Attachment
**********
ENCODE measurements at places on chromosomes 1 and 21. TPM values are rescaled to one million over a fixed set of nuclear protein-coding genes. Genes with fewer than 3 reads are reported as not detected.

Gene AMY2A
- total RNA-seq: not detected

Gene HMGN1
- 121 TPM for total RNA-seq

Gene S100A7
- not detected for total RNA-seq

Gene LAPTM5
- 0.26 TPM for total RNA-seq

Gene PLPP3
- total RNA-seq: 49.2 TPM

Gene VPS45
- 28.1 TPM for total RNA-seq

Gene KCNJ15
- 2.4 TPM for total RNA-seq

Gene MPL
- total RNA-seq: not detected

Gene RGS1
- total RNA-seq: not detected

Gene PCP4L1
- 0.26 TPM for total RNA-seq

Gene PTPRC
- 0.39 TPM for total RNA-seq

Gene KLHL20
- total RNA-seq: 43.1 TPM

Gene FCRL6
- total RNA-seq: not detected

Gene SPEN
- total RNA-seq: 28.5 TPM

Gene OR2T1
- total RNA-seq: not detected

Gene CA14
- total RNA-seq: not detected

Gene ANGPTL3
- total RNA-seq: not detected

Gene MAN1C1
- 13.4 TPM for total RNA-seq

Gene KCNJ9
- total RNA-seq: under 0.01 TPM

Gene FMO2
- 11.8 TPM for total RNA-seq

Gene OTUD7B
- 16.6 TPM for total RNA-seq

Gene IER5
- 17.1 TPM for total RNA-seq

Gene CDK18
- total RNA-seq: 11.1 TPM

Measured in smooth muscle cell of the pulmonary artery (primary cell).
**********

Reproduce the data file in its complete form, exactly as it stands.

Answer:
ENCODE measurements at places on chromosomes 1 and 21. TPM values are rescaled to one million over a fixed set of nuclear protein-coding genes. Genes with fewer than 3 reads are reported as not detected.

Gene AMY2A
- total RNA-seq: not detected

Gene HMGN1
- 121 TPM for total RNA-seq

Gene S100A7
- not detected for total RNA-seq

Gene LAPTM5
- 0.26 TPM for total RNA-seq

Gene PLPP3
- total RNA-seq: 49.2 TPM

Gene VPS45
- 28.1 TPM for total RNA-seq

Gene KCNJ15
- 2.4 TPM for total RNA-seq

Gene MPL
- total RNA-seq: not detected

Gene RGS1
- total RNA-seq: not detected

Gene PCP4L1
- 0.26 TPM for total RNA-seq

Gene PTPRC
- 0.39 TPM for total RNA-seq

Gene KLHL20
- total RNA-seq: 43.1 TPM

Gene FCRL6
- total RNA-seq: not detected

Gene SPEN
- total RNA-seq: 28.5 TPM

Gene OR2T1
- total RNA-seq: not detected

Gene CA14
- total RNA-seq: not detected

Gene ANGPTL3
- total RNA-seq: not detected

Gene MAN1C1
- 13.4 TPM for total RNA-seq

Gene KCNJ9
- total RNA-seq: under 0.01 TPM

Gene FMO2
- 11.8 TPM for total RNA-seq

Gene OTUD7B
- 16.6 TPM for total RNA-seq

Gene IER5
- 17.1 TPM for total RNA-seq

Gene CDK18
- total RNA-seq: 11.1 TPM

Measured in smooth muscle cell of the pulmonary artery (primary cell).